It’s 2019. Your career teachers have been badgering you to death about setting up your LinkedIn since you were about five. But, love it or loathe it, it is actually a useful tool for journalists. So, here’s our guide to exactly what you should be doing. It might not necessarily be what you thought…
The self-proclaimed ‘professional social network’ is almost as much as a behemoth as Instagram, Facebook or Twitter. It has more than 645 million users in 200 countries and territories worldwide. In the UK alone there are about 27 million profiles, set up by anyone (as LinkedIn put it) ‘looking to navigate their professional life’.
These stats make for for an intimidating volume of knowledge and expertise. From pages and profiles to groups and the newsfeed, there’s a hell of a lot of content out there – and not a lot of consensus as to what you should be doing.
Among journalists and media professionals, LinkedIn remains a highly contentious careers platform. Is it even useful? Should we leave it to the business men in suits and the start-up founders who get up at 5am to eat a raw egg?
We’ve delved through the quagmire and sifted through truckloads of conflicted opinions to come up with our rundown of exactly how you, a real-life journalist, should be using LinkedIn…
A Valuable Research Tool
One word in particular that just kept cropping up was research. To put it simply, the value of using LinkedIn as a tool for finding stories, interviewees or case studies should not be underestimated.
“For me, personally, I do use it as more as a research tool than anything else,” says Alya Zayed, a reporter at Cambridgeshire Live.
“I find it useful when I just want to double check someone’s job title [without having to remake a phone call], or I’ll look before interviewing them so I can get some background information. I also use it before job interviews.”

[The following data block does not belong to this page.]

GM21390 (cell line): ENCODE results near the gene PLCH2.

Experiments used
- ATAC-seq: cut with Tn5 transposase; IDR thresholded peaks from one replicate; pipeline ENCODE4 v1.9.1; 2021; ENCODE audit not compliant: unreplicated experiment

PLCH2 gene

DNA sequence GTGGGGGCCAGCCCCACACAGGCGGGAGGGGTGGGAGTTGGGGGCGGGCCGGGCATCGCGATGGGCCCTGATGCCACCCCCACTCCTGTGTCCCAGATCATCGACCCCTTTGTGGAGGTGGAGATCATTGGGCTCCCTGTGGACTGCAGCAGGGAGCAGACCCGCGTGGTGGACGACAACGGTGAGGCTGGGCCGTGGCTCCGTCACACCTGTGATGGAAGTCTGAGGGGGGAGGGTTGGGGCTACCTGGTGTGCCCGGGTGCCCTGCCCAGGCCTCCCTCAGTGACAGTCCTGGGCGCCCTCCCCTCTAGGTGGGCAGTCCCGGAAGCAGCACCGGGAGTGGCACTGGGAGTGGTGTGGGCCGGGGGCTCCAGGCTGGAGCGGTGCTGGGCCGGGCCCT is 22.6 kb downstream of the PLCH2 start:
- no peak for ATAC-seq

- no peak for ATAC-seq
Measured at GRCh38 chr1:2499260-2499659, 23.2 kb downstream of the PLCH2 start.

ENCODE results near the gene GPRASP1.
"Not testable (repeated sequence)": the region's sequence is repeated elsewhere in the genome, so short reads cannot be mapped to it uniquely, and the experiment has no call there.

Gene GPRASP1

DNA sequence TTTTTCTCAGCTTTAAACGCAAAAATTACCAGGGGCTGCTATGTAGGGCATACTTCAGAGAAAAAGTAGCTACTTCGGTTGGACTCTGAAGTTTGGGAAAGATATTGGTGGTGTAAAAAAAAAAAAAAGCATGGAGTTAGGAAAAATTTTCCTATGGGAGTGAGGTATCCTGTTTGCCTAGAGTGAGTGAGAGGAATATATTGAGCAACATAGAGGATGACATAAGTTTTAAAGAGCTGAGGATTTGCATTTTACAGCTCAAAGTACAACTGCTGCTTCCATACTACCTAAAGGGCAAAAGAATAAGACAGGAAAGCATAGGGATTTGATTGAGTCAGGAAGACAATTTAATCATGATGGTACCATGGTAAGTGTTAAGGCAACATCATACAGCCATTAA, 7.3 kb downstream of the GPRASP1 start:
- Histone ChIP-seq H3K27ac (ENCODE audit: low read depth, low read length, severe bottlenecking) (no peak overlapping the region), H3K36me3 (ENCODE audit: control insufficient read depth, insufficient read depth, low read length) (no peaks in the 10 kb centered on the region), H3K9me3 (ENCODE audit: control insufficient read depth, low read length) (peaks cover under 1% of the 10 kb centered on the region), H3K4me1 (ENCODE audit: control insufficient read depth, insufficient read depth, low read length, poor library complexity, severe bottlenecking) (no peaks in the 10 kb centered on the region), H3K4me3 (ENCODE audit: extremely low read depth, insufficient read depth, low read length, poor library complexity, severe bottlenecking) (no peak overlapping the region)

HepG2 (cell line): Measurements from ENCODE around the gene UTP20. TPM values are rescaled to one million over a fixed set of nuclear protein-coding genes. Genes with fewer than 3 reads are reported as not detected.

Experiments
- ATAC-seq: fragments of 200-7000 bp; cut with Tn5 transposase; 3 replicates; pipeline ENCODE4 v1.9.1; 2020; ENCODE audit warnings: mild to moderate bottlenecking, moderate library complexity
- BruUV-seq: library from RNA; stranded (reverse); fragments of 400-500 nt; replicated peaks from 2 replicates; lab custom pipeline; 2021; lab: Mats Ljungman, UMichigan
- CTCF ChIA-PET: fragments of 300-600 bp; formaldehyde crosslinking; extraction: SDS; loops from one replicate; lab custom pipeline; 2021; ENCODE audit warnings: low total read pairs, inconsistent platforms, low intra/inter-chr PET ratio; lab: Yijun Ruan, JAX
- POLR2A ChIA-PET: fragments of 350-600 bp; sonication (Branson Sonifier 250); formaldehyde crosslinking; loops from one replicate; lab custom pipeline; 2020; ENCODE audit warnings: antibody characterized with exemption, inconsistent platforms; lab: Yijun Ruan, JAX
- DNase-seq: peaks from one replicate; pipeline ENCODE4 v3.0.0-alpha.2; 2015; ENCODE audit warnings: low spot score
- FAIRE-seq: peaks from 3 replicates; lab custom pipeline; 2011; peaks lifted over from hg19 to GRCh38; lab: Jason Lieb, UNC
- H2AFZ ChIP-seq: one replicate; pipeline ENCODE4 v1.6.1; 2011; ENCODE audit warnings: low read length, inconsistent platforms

Look out for their previous jobs, any career achievements, their latest posts or where they went to university. It’s all good inspiration for more insightful interview questioning, or working out whether you have anything in common as a conversation starter.
Similarly, if you’re up for a job interview (or just working out how to get your dream job), looking through LinkedIn can show you a bit more about the company’s corporate values than their other social feeds.
Looking at their senior staff will give you a sense of the different routes you can take to get there.
“Research is 90 percent of what I use LinkedIn for,” adds Alya.
Hashtags Aren’t Just For Instagram
Basically, If you’ve just been focusing on LinkedIn for finding jobs, it’s time to rethink your strategy. It’s just as much about looking at the profiles of others as it is about developing and maintaining your own.
Similarly, when you’re looking for cases studies or trying to track someone down, LinkedIn is often a person’s only social network. After all, not everyone is a social media-obsessed journalist who tweets, Facebooks and Instagrams.
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But how do you “use it to research”, as we so blithely put it? With so many profiles it’s clearly not that simple, especially if you’re not exactly sure what or who you’re trying to find. Here are just a couple of suggestions:
- Follow #Hashtags, Trends And Pages: They’re not just for Instagram, pals – they are increasingly used by people having conversations around certain topics. They’re a great start for case studies and inspiration. I found #LinkedInTips pretty handy for this piece! Equally, we always seem to forget it, but LinkedIn also has a newsfeed. Check what’s trending in case you’ve missed something, and make sure to follow companies and people that you’re interested in – even if you’re not doing a piece on them right now.
- Join Groups: Again, if you’re looking for case studies or some ideas, you’ll find groups for everything you can think of on LinkedIn. It’s a great place to see topics people are into, and case studies abound.